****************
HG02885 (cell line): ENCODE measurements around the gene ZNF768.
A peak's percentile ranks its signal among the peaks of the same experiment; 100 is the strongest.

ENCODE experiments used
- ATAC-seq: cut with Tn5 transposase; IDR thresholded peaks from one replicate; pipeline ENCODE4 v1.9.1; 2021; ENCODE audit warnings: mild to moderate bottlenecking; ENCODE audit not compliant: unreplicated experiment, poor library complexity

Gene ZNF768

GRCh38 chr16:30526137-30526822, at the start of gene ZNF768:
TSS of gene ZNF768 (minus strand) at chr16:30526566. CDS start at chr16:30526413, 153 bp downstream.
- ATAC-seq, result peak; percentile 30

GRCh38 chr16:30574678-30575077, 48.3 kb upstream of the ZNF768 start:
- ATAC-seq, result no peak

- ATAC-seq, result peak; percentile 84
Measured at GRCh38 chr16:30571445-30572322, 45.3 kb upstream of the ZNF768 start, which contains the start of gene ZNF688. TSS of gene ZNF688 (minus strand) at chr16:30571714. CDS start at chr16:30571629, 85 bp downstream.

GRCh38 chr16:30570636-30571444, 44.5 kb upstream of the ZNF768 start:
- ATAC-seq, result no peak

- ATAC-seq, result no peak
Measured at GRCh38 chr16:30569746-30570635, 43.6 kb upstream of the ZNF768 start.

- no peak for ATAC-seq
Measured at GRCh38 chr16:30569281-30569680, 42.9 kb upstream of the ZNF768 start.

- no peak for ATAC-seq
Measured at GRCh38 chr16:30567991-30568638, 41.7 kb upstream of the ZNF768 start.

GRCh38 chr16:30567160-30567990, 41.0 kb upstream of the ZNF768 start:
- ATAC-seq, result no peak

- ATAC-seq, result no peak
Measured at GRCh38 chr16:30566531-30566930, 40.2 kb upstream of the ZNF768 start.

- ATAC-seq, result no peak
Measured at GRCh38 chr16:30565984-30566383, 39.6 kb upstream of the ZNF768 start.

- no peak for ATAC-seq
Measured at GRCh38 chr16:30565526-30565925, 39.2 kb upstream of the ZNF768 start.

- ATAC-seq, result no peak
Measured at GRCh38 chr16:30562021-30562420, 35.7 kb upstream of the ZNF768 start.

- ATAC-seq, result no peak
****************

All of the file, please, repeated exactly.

HG02885 (cell line): ENCODE measurements around the gene ZNF768.
A peak's percentile ranks its signal among the peaks of the same experiment; 100 is the strongest.

ENCODE experiments used
- ATAC-seq: cut with Tn5 transposase; IDR thresholded peaks from one replicate; pipeline ENCODE4 v1.9.1; 2021; ENCODE audit warnings: mild to moderate bottlenecking; ENCODE audit not compliant: unreplicated experiment, poor library complexity

Gene ZNF768

GRCh38 chr16:30526137-30526822, at the start of gene ZNF768:
TSS of gene ZNF768 (minus strand) at chr16:30526566. CDS start at chr16:30526413, 153 bp downstream.
- ATAC-seq, result peak; percentile 30

GRCh38 chr16:30574678-30575077, 48.3 kb upstream of the ZNF768 start:
- ATAC-seq, result no peak

- ATAC-seq, result peak; percentile 84
Measured at GRCh38 chr16:30571445-30572322, 45.3 kb upstream of the ZNF768 start, which contains the start of gene ZNF688. TSS of gene ZNF688 (minus strand) at chr16:30571714. CDS start at chr16:30571629, 85 bp downstream.

GRCh38 chr16:30570636-30571444, 44.5 kb upstream of the ZNF768 start:
- ATAC-seq, result no peak

- ATAC-seq, result no peak
Measured at GRCh38 chr16:30569746-30570635, 43.6 kb upstream of the ZNF768 start.

- no peak for ATAC-seq
Measured at GRCh38 chr16:30569281-30569680, 42.9 kb upstream of the ZNF768 start.

- no peak for ATAC-seq
Measured at GRCh38 chr16:30567991-30568638, 41.7 kb upstream of the ZNF768 start.

GRCh38 chr16:30567160-30567990, 41.0 kb upstream of the ZNF768 start:
- ATAC-seq, result no peak

- ATAC-seq, result no peak
Measured at GRCh38 chr16:30566531-30566930, 40.2 kb upstream of the ZNF768 start.

- ATAC-seq, result no peak
Measured at GRCh38 chr16:30565984-30566383, 39.6 kb upstream of the ZNF768 start.

- no peak for ATAC-seq
Measured at GRCh38 chr16:30565526-30565925, 39.2 kb upstream of the ZNF768 start.

- ATAC-seq, result no peak
Measured at GRCh38 chr16:30562021-30562420, 35.7 kb upstream of the ZNF768 start.

- ATAC-seq, result no peak